"Bring your poke here an' let's see your dust," Wilson commanded.

"I tell you it didn't come from there."

"Let's see it just the same."

Breck made as if to refuse, but all about him were menacing faces.
Reluctantly, he fumbled in his coat pocket. In the act of drawing
forth a pepper can, it rattled against what was evidently a hard
object.

"Fetch it all out!" Shunk Wilson thundered.

And out came the big nugget, first-size, yellow as no gold any
onlooker had ever seen. Shunk Wilson gasped. Half a dozen,
catching one glimpse, made a break for the door. They reached it at
the same moment, and, with cursing and scuffling, jammed and pivoted
through. The judge emptied the contents of the pepper can on the
table, and the sight of the rough lump-gold sent half a dozen more
toward the door.

"Where are you goin'?" Eli Harding asked, as Shunk started to
follow.

"For my dogs, of course."

"Ain't you goin' to hang him?"

"It'd take too much time right now. He'll keep till we get back, so
I reckon this court is adjourned. This ain't no place for
lingerin'."

Harding hesitated. He glanced savagely at Smoke, saw Pierre
beckoning to Louis from the doorway, took one last look at the lump-
gold on the table, and decided.

"No use you tryin' to get away," he flung back over his shoulder.
"Besides, I'm goin' to borrow your dogs."

"What is it--another one of them blamed stampedes?" the old blind
trapper asked in a queer and petulant falsetto, as the cries of men
and dogs and the grind of the sleds swept the silence of the room.

"It sure is," Lucy answered. "An' I never seen gold like it. Feel
that, old man."

She put the big nugget in his hand. He was but slightly interested.

"It was a good fur-country," he complained, "before them danged
miners come in an' scared back the game."

The door opened, and Breck entered.

"Well," he said, "we four are all that are left in camp. It's forty
miles to the Stewart by the cut-off I broke, and the fastest of them
can't make the round trip in less than five or six days. But it's
time you pulled out, Smoke, just the same."

Breck drew his hunting knife across the other's bonds, and glanced
at the woman.

"I hope you don't object?" he said, with significant politeness.

"If there's goin' to be any shootin'," the blind man broke out, "I
wish somebody'd take me to another cabin first."

"Go on, an' don't mind me," Lucy answered. "If I ain't good enough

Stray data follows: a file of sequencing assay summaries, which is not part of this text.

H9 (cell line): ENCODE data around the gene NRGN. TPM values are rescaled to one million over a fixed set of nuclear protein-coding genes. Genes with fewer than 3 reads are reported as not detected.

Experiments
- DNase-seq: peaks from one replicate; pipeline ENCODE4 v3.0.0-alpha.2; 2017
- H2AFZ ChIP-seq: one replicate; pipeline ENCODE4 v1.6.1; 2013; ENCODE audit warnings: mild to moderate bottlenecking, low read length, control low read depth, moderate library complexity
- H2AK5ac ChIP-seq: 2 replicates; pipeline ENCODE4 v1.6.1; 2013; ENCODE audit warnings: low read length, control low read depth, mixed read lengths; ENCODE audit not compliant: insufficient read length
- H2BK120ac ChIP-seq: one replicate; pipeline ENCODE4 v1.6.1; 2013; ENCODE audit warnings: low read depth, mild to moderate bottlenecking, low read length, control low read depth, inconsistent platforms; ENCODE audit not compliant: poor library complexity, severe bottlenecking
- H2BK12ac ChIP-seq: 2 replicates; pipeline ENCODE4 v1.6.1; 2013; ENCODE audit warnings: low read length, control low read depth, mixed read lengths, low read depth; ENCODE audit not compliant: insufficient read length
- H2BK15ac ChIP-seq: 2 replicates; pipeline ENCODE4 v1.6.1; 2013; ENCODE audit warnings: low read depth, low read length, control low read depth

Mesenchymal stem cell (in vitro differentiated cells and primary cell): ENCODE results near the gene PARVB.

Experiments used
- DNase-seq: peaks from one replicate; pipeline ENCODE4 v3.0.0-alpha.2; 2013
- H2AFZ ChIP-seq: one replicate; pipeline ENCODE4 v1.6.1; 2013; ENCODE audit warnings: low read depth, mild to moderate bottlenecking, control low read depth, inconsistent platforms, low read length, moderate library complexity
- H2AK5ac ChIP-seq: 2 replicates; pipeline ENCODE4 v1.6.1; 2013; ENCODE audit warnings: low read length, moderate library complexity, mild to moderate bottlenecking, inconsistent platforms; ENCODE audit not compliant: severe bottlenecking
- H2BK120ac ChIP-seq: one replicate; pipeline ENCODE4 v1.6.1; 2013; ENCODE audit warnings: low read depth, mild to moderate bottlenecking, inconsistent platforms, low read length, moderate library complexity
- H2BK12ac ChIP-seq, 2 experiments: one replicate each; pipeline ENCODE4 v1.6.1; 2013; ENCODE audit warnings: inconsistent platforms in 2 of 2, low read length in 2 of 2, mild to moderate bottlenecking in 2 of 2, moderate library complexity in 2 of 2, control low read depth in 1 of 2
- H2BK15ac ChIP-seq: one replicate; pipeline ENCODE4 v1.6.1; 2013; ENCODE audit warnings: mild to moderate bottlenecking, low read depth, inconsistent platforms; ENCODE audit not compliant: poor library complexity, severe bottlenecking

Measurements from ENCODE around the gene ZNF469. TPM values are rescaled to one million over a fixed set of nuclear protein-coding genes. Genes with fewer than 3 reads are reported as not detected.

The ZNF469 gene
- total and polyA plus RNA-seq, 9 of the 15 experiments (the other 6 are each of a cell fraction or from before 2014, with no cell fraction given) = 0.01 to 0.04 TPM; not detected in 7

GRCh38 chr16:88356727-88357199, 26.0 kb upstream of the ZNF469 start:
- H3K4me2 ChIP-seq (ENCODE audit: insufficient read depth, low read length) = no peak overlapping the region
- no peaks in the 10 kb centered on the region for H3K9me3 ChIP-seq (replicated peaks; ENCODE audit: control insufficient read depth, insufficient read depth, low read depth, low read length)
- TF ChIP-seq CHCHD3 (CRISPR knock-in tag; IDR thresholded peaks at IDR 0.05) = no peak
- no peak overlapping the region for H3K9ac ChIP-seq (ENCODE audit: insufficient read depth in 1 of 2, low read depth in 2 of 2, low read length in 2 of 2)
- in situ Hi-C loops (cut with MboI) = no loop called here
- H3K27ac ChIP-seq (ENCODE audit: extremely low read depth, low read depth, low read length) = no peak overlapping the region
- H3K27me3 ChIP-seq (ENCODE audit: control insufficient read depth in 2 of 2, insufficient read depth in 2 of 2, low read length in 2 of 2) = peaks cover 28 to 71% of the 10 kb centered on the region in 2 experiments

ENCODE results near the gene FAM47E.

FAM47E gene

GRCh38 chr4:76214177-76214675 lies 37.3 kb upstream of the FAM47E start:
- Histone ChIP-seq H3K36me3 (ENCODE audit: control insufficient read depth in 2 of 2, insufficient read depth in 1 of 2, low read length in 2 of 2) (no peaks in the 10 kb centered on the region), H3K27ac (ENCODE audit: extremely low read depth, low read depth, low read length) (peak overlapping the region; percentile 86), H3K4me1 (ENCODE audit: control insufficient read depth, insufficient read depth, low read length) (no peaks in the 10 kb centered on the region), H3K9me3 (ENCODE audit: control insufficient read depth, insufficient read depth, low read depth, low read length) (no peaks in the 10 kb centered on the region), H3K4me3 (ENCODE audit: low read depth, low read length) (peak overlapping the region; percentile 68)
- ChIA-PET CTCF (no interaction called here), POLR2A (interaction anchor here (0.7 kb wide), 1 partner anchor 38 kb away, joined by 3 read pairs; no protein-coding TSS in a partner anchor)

to hang a man, I ain't good enough to hold him."

Smoke stood up, rubbing his wrists where the thongs had impeded the
circulation.

"I've got a pack all ready for you," Breck said. "Ten days' grub,
blankets, matches, tobacco, an axe, and a rifle."

"Go to it," Lucy encouraged. "Hit the high places, Stranger. Beat
it as fast as God'll let you."

"I'm going to have a square meal before I start," Smoke said. "And
when I start it will be up the McQuestion, not down. I want you to
go along with me, Breck. We're going to search that other bank for
the man that really did the killing."

"If you'll listen to me, you'll head down for the Stewart and the
Yukon," Breck objected. "When this gang gets back from my low-grade
hydraulic proposition, it will be seeing red."

Smoke laughed and shook his head.

"I can't jump this country, Breck. I've got interests here. I've
got to stay and make good. I don't care whether you believe me or
not, but I've found Surprise Lake. That's where that gold came
from. Besides, they took my dogs, and I've got to wait to get them
back. Also, I know what I'm about. There was a man hidden on that
bank. He came pretty close to emptying his magazine at me."

Half an hour afterward, with a big plate of moose-steak before him
and a big mug of coffee at his lips, Smoke half-started up from his
seat. He had heard the sounds first. Lucy threw open the door.

"Hello, Spike; hello, Methody," she greeted the two frost-rimed men
who were bending over the burden on their sled.

"We just come down from Upper Camp," one said, as the pair staggered
into the room with a fur-wrapped object which they handled with
exceeding gentleness. "An' this is what we found by the way. He's
all in, I guess."

"Put him in the near bunk there," Lucy said. She bent over and
pulled back the furs, disclosing a face composed principally of
large, staring, black eyes, and of skin, dark and scabbed by
repeated frost-bite, tightly stretched across the bones.

"If it ain't Alonzo!" she cried. "You pore, starved devil!"

"That's the man on the other bank," Smoke said in an undertone to
Breck.

"We found it raidin' a cache that Harding must a-made," one of the
men was explaining. "He was eatin' raw flour an' frozen bacon, an'
when we got 'm he was cryin' an' squealin' like a hawk. Look at
him! He's all starved, an' most of him frozen. He'll kick at any
moment."

. . . . .

Half an hour later, when the furs had been drawn over the face of
the still form in the bunk, Smoke turned to Lucy.

"If you don't mind, Mrs Peabody, I'll have another whack at that
steak. Make it thick and not so well done."





Next: The Race For Number One

Previous: Shorty Dreams